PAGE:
The Orioles have reportedly offered Chris Davis $150 million over seven years. That sounds like a lot of money because it is a lot of money, but it still may not be enough money to entice him to come back to Baltimore. According to CBS Sports' Jon Heyman, Davis is "believed to be seeking a $200 million, eight-year deal." That is also a lot of money.
As these things go, you can pretty well guess that if Heyman "believes" that's what Davis is seeking, that's because it's what Davis's agent, Scott Boras, told him that he's seeking. The connection between that reporter and agent is one of those things everyone who follows the baseball rumor mill "knows", although probably not well enough that you could get away with saying it without getting slapped with a "citation needed" on Wikipedia.
A gap of $50 million is a pretty significant gap, to say the least. Whether Davis is lined up to get that money he is seeking is another question. Boras has his ways of shaking out every last dollar, but if there's no market at a price level, there's only so much he can do. None of the reporter class really seems to know who else may be in on Davis.
Bridging that gap sounds complicated, although maybe it really isn't that much. A deal of eight years and $200 million gives an average annual value (AAV) of $25 million. The Orioles are offering a bit more than $21 million AAV already. If they were to add an eighth year at the existing AAV, they'd be "only" $30 million apart; if they upped their seven-year offer to the AAV Davis seeks, now they're "only" $25 million apart and they can start haggling over some kind of option year.
UPDATE: Maybe the gap isn't even as high as all that at this time? Here's Heyman, who again conveniently has the inside scoop on a bidding process involving a Boras player:
Orioles are now OVER $150M on Davis bid. There's a gap but situation is "fluid." story on @CBSSports— Jon Heyman (@JonHeymanCBS) December 10, 2015
The two big questions here are how far over, and whether the Davis side will be willing to come down from the initial ask, of course. Surely some people know the answer to that, but they aren't people who are talking about it. So in the meantime we all must guess, and possibly panic and run around screaming as if our hair was on fire.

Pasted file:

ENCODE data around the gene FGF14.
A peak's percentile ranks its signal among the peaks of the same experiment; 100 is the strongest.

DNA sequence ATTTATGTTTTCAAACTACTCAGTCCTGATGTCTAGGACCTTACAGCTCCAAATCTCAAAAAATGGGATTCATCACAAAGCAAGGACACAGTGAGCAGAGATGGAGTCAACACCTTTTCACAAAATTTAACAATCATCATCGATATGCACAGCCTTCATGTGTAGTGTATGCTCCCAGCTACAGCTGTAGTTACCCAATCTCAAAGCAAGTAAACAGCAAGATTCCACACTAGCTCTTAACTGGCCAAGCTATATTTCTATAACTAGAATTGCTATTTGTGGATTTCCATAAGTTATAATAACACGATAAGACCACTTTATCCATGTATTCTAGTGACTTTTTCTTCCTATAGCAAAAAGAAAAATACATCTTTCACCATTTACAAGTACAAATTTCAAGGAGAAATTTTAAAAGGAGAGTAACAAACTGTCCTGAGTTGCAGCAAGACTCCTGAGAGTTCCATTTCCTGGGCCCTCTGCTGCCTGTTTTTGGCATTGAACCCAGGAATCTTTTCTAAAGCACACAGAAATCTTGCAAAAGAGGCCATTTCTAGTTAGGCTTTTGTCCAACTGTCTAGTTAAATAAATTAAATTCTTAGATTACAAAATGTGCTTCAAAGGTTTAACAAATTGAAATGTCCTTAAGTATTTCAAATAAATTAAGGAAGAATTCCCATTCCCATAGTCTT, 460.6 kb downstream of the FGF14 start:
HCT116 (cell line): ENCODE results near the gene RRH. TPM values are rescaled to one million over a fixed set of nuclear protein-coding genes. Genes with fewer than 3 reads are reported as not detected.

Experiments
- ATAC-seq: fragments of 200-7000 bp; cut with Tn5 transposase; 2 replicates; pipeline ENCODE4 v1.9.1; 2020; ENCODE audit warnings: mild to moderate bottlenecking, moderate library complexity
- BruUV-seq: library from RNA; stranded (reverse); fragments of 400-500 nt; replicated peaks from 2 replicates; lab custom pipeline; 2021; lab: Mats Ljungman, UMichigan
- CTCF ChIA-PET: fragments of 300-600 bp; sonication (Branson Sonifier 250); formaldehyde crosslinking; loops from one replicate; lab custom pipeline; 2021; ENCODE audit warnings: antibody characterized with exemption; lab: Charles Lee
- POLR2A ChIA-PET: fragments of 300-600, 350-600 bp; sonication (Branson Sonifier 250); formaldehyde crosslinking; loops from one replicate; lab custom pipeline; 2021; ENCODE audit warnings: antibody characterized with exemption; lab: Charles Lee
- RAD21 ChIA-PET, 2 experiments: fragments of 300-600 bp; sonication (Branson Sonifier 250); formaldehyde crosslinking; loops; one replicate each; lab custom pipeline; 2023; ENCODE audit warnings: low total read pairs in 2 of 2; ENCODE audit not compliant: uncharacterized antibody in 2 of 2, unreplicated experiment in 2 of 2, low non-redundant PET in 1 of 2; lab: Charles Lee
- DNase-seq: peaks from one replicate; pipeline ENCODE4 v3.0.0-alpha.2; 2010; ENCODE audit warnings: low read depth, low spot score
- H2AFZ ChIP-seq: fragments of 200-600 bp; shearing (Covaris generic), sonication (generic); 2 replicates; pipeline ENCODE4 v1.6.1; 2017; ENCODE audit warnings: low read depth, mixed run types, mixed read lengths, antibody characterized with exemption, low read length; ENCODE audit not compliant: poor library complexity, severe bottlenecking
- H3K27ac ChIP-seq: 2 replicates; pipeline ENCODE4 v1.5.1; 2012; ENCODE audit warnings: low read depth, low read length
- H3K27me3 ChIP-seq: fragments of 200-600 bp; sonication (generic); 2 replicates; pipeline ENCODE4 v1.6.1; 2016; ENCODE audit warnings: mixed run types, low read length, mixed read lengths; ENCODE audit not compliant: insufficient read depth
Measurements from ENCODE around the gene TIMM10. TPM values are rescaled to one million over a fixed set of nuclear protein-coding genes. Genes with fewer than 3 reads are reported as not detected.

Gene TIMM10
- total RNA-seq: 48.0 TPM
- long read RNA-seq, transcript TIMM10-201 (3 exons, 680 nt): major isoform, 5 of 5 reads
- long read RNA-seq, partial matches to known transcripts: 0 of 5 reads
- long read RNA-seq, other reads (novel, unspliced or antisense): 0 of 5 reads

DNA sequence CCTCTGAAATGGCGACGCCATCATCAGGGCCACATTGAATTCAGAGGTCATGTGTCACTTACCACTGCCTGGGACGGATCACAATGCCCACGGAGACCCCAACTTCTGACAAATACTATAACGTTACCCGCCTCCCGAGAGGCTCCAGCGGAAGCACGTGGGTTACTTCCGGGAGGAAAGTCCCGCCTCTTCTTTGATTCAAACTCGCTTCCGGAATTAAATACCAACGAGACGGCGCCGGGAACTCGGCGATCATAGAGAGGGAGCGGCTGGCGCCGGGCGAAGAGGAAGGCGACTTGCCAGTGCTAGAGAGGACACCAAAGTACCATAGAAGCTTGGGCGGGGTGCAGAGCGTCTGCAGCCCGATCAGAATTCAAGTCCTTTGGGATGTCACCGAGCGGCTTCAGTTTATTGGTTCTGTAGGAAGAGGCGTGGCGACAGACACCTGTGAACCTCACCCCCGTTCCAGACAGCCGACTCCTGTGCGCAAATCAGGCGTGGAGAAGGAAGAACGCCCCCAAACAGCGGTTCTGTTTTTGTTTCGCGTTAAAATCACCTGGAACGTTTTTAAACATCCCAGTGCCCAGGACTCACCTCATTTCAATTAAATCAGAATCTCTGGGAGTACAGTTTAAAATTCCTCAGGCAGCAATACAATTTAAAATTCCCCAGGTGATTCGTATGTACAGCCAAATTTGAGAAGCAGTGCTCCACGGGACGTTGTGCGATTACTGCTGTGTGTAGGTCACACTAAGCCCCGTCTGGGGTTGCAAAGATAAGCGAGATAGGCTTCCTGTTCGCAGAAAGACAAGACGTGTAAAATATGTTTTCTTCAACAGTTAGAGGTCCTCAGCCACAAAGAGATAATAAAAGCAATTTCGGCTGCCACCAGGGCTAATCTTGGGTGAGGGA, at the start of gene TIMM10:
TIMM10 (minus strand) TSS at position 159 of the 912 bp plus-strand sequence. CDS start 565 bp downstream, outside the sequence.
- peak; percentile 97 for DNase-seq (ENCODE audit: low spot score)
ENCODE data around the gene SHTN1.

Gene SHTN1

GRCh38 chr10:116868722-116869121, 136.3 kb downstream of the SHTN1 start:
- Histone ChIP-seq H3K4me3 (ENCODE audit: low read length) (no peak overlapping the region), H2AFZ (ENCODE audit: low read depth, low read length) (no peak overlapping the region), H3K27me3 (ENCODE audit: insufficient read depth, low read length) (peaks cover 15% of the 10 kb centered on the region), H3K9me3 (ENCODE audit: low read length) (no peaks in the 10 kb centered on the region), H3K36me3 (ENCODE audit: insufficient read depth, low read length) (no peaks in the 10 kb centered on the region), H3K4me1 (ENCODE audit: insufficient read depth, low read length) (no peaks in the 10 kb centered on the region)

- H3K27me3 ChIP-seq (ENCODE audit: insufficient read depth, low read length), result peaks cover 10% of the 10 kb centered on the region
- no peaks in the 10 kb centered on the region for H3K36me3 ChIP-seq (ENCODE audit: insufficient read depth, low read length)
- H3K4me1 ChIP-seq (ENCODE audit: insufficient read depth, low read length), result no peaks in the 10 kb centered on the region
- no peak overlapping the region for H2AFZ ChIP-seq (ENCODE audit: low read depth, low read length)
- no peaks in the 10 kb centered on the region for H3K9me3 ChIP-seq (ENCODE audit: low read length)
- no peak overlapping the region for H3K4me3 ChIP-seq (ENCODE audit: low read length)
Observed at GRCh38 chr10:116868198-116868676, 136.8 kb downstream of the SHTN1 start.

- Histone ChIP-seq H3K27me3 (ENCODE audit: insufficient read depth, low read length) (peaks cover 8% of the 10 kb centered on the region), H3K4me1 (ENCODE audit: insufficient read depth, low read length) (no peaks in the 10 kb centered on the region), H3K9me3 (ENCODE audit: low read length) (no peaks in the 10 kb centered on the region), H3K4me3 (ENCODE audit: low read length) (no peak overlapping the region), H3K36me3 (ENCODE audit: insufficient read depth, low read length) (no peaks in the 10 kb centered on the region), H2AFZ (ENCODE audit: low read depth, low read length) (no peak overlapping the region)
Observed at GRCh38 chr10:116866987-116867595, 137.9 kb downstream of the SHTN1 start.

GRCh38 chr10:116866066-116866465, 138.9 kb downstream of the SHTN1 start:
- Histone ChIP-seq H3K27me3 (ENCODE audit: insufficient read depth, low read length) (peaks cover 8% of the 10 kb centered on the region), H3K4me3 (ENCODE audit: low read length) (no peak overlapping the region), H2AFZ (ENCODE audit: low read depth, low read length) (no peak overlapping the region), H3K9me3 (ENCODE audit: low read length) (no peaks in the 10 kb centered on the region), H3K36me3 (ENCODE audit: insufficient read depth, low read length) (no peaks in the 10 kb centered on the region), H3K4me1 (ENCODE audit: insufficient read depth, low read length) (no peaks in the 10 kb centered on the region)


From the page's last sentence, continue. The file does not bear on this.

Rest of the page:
Then sometimes reporters have conflicting information. Here's MLB.com's Brittany Ghiroli:
So really there's a third big question, which is, what the hell is going on? And some people know the answer to that too, but they're not talking about it.
One further contribution comes from MASN's Roch Kubatko, who gives a fairly strong hint that owner Peter Angelos was directly involved in the negotiation with Boras today.
Boras holding court at the Winter Meetings is one of those baseball traditions. He did so today and obliquely referenced having "been in talks with a number of teams" about Davis, and that he has more meetings still to come. We'll see about that. There are only so many teams who can even be involved at that price range.
At least initially, it doesn't sound like Dan Duquette has much interest in jumping to meet that price tag. "Who are we competing against?" he asked O's reporters rhetorically in his nightly debriefing with them. Duquette also indicated another question the team must ask themselves: "How much resources are you going to put towards one part of your team?" A $25 million salary for 2016 is probably 15-18% of next year's payroll. That's a lot.
None of this means Davis is gone for sure, but it does mean there's either going to be a lot of negotiating to get a deal done, or one of these two sides is going to have to blink.